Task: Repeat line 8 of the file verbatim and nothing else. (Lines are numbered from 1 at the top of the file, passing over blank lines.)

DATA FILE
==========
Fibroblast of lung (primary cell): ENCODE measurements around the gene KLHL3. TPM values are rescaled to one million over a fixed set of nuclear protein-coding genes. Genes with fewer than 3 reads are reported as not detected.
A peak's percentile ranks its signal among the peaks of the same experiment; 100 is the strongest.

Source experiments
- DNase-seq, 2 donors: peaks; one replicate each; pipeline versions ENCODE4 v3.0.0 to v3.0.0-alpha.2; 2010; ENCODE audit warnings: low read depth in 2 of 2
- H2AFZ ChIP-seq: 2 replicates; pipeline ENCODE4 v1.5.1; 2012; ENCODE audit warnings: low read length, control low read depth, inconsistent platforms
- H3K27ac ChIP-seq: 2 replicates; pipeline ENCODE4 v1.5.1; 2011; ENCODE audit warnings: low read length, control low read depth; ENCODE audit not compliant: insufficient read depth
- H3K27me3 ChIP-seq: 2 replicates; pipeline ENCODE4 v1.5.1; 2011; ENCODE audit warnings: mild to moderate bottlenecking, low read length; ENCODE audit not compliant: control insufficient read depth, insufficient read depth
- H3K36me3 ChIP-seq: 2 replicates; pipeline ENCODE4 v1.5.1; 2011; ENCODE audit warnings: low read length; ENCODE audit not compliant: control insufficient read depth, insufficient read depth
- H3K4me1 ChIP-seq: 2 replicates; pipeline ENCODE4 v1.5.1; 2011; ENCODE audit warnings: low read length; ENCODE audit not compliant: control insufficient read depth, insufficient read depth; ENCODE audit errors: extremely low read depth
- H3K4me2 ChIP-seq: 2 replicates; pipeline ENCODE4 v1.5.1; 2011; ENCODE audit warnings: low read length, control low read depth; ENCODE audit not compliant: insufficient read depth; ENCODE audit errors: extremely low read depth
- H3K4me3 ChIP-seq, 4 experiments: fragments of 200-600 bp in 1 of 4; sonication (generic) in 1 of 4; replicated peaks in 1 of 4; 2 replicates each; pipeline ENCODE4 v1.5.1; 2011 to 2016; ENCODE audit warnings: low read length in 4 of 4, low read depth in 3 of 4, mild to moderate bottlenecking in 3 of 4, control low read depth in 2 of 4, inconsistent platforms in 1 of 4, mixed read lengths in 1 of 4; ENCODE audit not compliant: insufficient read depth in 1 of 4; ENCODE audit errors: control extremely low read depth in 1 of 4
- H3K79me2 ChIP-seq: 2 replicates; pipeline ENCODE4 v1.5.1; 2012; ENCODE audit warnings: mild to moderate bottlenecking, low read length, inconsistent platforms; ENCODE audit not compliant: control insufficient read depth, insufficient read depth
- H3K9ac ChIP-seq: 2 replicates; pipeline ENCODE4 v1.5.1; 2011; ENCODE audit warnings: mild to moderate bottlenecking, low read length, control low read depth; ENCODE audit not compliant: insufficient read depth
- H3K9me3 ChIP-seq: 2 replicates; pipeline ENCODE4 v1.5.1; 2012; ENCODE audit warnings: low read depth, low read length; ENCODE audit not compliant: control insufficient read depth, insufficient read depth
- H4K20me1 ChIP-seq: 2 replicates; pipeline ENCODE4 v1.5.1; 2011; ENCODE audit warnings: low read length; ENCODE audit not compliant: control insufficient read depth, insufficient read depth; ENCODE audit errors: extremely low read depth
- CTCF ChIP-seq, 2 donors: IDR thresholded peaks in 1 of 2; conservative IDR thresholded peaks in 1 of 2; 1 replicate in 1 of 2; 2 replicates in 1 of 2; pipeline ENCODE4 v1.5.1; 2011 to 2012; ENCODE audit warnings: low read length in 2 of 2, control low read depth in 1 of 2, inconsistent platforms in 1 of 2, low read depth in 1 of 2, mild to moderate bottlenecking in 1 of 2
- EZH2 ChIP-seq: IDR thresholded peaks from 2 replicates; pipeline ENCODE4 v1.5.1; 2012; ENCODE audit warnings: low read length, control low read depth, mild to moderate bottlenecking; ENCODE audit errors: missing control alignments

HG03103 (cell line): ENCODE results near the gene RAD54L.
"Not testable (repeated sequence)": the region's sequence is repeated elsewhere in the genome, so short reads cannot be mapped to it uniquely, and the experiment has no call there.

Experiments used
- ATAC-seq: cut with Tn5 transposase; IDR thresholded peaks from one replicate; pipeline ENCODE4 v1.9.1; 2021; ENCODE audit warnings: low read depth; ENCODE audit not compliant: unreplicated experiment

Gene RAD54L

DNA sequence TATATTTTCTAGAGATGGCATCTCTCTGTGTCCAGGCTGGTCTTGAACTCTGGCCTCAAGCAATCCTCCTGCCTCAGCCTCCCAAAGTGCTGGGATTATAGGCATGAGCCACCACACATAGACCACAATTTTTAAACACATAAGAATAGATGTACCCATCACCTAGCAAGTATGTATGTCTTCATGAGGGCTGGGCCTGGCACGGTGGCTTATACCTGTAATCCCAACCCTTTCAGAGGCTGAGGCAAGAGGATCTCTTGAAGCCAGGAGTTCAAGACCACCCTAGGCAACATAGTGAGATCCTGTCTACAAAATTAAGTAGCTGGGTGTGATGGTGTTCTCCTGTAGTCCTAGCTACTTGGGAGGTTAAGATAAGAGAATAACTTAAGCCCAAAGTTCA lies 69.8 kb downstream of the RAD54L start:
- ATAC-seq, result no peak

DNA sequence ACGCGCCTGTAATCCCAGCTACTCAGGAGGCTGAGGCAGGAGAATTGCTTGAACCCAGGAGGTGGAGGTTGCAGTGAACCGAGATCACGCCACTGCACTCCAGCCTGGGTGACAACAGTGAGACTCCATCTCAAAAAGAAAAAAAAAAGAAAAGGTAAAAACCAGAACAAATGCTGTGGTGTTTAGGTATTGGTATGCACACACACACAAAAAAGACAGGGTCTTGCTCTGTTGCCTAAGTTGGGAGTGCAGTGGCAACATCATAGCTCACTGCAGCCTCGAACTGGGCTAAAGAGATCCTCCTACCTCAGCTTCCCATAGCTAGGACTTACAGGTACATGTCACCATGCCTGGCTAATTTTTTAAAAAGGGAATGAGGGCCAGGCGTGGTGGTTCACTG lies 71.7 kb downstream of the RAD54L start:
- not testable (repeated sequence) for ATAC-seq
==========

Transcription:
- H3K36me3 ChIP-seq: 2 replicates; pipeline ENCODE4 v1.5.1; 2011; ENCODE audit warnings: low read length; ENCODE audit not compliant: control insufficient read depth, insufficient read depth